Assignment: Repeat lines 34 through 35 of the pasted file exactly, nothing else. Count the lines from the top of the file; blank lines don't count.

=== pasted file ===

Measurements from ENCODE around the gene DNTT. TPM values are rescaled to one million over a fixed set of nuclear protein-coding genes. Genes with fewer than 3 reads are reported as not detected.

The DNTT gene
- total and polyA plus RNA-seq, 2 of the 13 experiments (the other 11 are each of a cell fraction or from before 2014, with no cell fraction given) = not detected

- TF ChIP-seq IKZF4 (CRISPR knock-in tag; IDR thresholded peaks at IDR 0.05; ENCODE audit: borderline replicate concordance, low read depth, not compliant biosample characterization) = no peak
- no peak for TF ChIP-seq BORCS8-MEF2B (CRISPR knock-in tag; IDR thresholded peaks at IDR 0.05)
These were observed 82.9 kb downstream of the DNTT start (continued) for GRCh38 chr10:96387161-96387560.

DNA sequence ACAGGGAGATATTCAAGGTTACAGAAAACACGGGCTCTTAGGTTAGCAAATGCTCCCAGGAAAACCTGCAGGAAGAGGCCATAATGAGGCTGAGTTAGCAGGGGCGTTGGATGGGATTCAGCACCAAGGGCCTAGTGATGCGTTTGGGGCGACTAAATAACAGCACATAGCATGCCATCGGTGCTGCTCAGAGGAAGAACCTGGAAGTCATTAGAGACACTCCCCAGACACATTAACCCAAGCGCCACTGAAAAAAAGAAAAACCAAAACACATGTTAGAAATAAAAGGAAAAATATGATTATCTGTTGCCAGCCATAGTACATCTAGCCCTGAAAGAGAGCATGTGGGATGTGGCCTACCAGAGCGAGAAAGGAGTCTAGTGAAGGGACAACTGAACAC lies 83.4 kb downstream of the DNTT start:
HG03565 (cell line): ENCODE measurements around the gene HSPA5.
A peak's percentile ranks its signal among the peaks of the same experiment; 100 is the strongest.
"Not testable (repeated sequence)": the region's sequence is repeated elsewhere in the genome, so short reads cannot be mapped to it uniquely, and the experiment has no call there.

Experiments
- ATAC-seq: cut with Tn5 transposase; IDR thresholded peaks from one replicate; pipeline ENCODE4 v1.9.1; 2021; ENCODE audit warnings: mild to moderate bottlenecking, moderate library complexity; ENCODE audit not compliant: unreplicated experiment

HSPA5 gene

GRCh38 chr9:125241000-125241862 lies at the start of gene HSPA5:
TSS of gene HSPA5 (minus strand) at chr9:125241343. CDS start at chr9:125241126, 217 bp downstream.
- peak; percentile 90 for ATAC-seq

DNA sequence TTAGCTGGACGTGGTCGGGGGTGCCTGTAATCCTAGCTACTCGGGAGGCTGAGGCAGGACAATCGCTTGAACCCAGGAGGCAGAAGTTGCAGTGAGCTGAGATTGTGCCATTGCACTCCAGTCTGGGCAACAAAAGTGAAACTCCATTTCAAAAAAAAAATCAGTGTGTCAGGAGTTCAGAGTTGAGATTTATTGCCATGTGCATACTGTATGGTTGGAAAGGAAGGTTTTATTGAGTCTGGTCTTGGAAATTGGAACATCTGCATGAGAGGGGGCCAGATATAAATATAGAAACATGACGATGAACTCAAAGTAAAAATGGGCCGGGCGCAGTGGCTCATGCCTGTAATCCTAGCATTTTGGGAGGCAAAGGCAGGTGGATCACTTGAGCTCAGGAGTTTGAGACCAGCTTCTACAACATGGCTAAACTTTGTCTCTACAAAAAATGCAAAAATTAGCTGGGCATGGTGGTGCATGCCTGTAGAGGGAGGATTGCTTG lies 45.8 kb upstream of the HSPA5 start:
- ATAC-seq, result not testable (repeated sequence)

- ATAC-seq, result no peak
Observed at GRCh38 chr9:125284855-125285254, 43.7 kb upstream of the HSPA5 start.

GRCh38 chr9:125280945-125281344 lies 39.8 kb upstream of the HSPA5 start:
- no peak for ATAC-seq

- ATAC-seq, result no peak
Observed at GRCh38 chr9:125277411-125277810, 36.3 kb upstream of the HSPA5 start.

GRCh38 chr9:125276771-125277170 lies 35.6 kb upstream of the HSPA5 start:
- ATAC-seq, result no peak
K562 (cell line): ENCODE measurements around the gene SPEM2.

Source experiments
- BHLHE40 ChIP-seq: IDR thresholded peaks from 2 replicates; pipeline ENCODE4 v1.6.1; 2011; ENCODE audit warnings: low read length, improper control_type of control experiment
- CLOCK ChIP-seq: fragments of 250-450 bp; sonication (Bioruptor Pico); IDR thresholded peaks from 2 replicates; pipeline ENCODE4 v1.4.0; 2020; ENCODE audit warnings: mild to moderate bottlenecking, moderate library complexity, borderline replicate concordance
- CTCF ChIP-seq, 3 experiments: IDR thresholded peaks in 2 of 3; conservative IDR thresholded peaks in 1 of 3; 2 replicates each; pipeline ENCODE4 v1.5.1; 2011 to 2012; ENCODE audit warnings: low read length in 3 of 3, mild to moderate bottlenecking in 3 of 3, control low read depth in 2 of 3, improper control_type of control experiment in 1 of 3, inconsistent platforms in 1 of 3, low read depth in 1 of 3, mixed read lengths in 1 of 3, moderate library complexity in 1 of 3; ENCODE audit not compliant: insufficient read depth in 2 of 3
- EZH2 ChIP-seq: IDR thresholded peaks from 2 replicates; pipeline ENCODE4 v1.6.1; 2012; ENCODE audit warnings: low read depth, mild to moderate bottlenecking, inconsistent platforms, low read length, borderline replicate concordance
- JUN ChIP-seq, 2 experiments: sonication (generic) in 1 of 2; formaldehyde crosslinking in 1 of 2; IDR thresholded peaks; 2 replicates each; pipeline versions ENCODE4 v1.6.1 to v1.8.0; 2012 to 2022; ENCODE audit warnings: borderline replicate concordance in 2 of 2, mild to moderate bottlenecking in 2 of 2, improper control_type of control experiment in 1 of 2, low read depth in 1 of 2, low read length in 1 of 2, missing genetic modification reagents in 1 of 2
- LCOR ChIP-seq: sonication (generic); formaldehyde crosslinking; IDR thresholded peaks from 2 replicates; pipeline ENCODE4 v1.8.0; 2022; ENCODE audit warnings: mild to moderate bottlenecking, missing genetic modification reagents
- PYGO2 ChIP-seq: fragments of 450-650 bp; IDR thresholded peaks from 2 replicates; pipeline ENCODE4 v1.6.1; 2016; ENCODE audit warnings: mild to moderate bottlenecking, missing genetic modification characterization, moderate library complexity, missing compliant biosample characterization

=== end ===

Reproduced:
- LCOR ChIP-seq: sonication (generic); formaldehyde crosslinking; IDR thresholded peaks from 2 replicates; pipeline ENCODE4 v1.8.0; 2022; ENCODE audit warnings: mild to moderate bottlenecking, missing genetic modification reagents
- PYGO2 ChIP-seq: fragments of 450-650 bp; IDR thresholded peaks from 2 replicates; pipeline ENCODE4 v1.6.1; 2016; ENCODE audit warnings: mild to moderate bottlenecking, missing genetic modification characterization, moderate library complexity, missing compliant biosample characterization